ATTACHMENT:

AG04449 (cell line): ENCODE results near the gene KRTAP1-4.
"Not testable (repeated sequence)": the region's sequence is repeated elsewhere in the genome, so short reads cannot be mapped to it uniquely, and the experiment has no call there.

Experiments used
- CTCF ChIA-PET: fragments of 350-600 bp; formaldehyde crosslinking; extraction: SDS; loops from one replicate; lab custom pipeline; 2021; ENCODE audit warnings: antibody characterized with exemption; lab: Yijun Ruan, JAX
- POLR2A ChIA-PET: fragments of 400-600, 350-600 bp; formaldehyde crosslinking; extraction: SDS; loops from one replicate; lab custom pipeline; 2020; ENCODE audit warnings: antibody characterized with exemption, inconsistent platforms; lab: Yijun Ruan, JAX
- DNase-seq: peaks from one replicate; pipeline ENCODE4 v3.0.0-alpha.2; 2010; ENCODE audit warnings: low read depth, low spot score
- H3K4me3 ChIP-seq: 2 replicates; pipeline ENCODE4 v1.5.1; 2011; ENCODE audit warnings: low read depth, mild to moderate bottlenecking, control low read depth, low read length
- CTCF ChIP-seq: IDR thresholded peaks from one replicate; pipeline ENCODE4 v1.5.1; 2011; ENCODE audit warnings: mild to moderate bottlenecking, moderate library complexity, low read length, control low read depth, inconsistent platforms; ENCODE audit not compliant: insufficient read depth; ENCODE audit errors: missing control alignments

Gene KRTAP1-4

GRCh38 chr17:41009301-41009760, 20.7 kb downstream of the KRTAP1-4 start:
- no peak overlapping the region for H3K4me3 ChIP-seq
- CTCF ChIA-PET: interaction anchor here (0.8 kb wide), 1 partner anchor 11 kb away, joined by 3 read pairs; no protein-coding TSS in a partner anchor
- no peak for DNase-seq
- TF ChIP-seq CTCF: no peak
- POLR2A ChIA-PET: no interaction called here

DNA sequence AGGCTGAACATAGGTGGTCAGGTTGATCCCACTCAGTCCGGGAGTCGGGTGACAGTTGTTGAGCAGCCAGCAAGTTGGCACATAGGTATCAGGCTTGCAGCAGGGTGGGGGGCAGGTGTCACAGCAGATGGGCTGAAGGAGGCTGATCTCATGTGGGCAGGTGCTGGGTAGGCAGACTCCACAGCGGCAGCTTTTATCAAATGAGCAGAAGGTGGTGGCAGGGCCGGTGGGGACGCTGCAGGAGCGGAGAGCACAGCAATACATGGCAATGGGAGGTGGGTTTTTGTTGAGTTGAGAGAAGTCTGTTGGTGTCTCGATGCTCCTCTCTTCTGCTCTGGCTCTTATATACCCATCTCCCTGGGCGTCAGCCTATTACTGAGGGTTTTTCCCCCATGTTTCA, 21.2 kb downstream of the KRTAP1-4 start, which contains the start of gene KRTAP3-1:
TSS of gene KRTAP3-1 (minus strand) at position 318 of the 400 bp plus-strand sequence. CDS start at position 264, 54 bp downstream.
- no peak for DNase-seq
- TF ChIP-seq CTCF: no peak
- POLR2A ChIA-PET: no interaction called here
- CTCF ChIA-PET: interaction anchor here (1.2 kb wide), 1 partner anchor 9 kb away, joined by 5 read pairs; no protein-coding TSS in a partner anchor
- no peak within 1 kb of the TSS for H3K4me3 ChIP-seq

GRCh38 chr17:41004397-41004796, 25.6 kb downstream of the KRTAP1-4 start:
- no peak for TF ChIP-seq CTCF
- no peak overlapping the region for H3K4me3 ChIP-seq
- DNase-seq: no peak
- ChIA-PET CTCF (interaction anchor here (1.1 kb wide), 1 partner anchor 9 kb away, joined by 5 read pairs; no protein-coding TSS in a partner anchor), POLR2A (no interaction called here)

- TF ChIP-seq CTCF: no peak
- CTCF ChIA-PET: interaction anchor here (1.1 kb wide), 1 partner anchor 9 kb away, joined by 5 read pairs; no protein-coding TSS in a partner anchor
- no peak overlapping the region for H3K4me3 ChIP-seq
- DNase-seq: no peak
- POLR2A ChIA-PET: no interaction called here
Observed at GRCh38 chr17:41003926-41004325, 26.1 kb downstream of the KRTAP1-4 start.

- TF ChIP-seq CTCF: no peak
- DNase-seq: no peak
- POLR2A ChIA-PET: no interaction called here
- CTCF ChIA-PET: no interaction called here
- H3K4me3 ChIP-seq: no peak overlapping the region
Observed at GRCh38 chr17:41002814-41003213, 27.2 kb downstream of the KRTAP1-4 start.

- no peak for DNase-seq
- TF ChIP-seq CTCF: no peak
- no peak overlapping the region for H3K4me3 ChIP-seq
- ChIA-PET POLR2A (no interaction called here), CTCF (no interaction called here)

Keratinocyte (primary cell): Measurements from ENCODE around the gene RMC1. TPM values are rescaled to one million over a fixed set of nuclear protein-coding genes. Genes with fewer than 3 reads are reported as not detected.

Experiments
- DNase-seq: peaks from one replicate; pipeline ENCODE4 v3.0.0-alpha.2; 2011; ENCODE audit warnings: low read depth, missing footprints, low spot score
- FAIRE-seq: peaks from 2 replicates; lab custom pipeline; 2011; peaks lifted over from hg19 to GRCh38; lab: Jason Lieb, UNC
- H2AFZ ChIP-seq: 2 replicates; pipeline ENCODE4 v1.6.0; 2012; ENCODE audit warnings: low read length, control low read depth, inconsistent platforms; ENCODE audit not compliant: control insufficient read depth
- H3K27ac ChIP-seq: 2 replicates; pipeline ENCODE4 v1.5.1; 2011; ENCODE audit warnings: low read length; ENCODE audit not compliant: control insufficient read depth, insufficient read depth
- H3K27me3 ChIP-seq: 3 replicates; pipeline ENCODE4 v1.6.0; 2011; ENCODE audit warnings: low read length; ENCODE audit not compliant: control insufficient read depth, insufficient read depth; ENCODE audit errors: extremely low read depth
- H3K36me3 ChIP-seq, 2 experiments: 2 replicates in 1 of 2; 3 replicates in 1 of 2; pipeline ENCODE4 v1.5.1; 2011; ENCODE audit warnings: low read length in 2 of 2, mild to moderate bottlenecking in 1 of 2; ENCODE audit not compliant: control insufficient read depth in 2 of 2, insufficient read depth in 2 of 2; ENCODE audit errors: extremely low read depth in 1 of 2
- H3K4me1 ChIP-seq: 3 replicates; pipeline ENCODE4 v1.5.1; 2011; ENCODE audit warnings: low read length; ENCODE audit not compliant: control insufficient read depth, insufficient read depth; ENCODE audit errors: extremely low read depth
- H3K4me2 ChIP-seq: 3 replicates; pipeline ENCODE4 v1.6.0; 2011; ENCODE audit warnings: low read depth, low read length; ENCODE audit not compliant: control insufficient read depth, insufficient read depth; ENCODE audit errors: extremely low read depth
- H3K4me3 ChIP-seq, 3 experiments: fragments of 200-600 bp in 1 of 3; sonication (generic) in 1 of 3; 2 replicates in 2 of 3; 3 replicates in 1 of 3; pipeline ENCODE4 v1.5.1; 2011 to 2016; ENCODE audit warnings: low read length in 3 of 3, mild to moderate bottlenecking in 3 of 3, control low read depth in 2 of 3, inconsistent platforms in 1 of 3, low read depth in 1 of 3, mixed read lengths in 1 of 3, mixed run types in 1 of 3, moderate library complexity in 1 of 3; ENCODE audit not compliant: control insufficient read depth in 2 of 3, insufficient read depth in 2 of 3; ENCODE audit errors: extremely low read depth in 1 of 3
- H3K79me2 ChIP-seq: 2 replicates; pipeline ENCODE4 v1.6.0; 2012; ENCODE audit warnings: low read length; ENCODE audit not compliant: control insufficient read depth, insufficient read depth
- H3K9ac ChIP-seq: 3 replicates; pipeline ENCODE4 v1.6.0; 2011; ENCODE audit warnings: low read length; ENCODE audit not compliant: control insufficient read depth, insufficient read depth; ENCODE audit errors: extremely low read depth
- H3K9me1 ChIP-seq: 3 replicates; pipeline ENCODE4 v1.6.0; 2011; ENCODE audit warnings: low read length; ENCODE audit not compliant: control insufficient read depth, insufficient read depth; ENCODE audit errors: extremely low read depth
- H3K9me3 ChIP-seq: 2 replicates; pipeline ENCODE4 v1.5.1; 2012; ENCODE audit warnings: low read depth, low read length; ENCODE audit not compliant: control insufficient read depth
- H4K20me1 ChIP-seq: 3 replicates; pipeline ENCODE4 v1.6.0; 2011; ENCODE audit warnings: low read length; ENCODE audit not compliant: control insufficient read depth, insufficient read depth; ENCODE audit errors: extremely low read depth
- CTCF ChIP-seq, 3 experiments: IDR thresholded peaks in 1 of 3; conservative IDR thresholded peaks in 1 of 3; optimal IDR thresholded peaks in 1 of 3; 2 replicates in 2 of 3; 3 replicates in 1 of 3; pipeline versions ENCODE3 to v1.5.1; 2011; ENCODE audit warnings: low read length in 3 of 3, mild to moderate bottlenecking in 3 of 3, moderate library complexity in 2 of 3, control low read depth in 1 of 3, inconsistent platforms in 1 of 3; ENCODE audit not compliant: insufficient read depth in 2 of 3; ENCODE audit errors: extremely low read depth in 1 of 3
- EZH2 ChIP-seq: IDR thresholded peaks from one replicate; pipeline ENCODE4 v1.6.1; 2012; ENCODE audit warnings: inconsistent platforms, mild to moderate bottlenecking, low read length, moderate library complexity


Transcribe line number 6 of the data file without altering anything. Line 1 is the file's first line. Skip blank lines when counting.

- DNase-seq: peaks from one replicate; pipeline ENCODE4 v3.0.0-alpha.2; 2010; ENCODE audit warnings: low read depth, low spot score